# Visualizing multivariable functions and their derivative

This summer I'm working with Project Project, a summer research group at Reed College. Our goal is to visualize mathematical concepts; this post details some work with introductory calculus material.

In a first course in calculus, many students encounter a image similar to the following:

Such an illustration highlights a key property of the single variable derivative: it’s the *best linear approximation* of a function at a point. For functions of more than one variable, the derivative exhibits this same characteristic, yet there is no obvious corresponding picture. What would an analogous visualization look like for a multivariable function?

For the past few weeks, I’ve been working towards a visualization of multivariable functions and their derivatives. Check out the end result here, or read on to hear about my process. I assume some knowledge of calculus and mathematical notation.

## Visualizing vector fields in the plane

To make matters simple, I narrowed my focus to functions \(f : \mathbf{R}^2 \to \mathbf{R}^2\). The derivative of such a function is also a transform \(\mathbf{R}^2 \to \mathbf{R}^2\). Thus to build a visual representation of the derivative, I first needed a general purpose visualization of vector fields in the plane.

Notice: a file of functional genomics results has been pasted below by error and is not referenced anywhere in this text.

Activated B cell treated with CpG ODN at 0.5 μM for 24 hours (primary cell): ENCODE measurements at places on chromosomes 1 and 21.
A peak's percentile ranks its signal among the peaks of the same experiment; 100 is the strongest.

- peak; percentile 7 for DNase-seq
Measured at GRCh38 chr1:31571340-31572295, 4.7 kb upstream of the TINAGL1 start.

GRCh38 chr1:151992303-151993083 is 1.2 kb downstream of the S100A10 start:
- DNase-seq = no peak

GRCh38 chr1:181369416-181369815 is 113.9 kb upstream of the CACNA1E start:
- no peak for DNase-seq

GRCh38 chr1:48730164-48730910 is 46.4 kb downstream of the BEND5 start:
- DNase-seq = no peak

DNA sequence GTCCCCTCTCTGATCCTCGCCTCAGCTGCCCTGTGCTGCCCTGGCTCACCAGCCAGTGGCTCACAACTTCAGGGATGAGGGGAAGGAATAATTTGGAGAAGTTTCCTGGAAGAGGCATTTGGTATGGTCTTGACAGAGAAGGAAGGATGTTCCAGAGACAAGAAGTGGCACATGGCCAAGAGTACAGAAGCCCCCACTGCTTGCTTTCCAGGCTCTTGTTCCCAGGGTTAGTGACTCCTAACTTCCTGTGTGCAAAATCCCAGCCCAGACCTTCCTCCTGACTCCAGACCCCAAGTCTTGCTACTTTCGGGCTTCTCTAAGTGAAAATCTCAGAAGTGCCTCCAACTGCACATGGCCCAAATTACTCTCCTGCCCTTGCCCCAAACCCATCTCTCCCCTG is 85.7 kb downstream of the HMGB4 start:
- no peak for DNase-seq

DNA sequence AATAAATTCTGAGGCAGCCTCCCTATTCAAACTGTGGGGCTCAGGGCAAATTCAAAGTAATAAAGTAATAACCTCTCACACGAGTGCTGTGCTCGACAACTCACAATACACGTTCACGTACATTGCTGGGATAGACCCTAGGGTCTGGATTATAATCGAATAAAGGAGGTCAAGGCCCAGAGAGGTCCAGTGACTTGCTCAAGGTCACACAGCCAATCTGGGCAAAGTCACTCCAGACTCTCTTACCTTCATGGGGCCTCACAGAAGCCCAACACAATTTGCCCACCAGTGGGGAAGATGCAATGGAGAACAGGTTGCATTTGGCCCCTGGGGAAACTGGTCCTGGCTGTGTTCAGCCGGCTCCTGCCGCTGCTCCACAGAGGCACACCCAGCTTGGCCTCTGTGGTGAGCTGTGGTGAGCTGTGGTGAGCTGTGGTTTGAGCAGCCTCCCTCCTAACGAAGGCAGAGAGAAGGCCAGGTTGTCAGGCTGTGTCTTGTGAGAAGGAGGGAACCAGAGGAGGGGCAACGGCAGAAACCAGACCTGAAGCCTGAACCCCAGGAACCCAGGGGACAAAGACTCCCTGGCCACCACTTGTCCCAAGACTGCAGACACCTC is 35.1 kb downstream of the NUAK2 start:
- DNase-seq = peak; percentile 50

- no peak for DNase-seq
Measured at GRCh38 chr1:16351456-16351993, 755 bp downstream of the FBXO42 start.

Consider a particular function \(f : \mathbf{R}^2 \to \mathbf{R^2}\) given by

\[f(x,\ y) = \left( \frac{x^3 + y^3}{3}, \frac{x^3}{3} - y \right)\]What does \(f\) look like? A common representation of such functions selects a uniformly-spaced set of points in \(\mathbf{R}^2\), and draws an arrow at each point representing the magnitude and direction of the vector field:

This is sometimes called a **vector plot**. For static mediums like a textbook or chalk board, this is a intuitive visualization of \(f\). However, I wanted to make use of additional visual techniques made possible with computer graphics. I came up with the following:

- Draw a line in \(\mathbf{R}^2\).
- Consider the line as a discrete collection of points (a
**polyline**). - Apply a function \(\mathbf{R}^2 \to \mathbf{R}^2\) to those points.
- Draw a new line through the transformed points.

Performing those steps on a grid of lines in \([-2,2] \times [-2,2]\) with the function \(f\) from above produces the following visual:

Neat-o! The transformed grid gives some sense of how \(f\) deforms and stretches the Euclidean plane. As another example, the linear map given by

\[A = \begin{pmatrix} 2 & 1 \\ 0 & 2 \end{pmatrix} \in \textrm{Mat}_{2 \times 2}(\mathbf{R})\]yields the following picture when applied to a grid around the origin:

As one might expect, the linear map sends linear subspaces to linear subspaces (straight lines to straight lines). The visualization has a rather vivid aesthetic—there is no curvature in the transformed result. This will be helpful for understanding the multivariable derivative, which is always a linear map.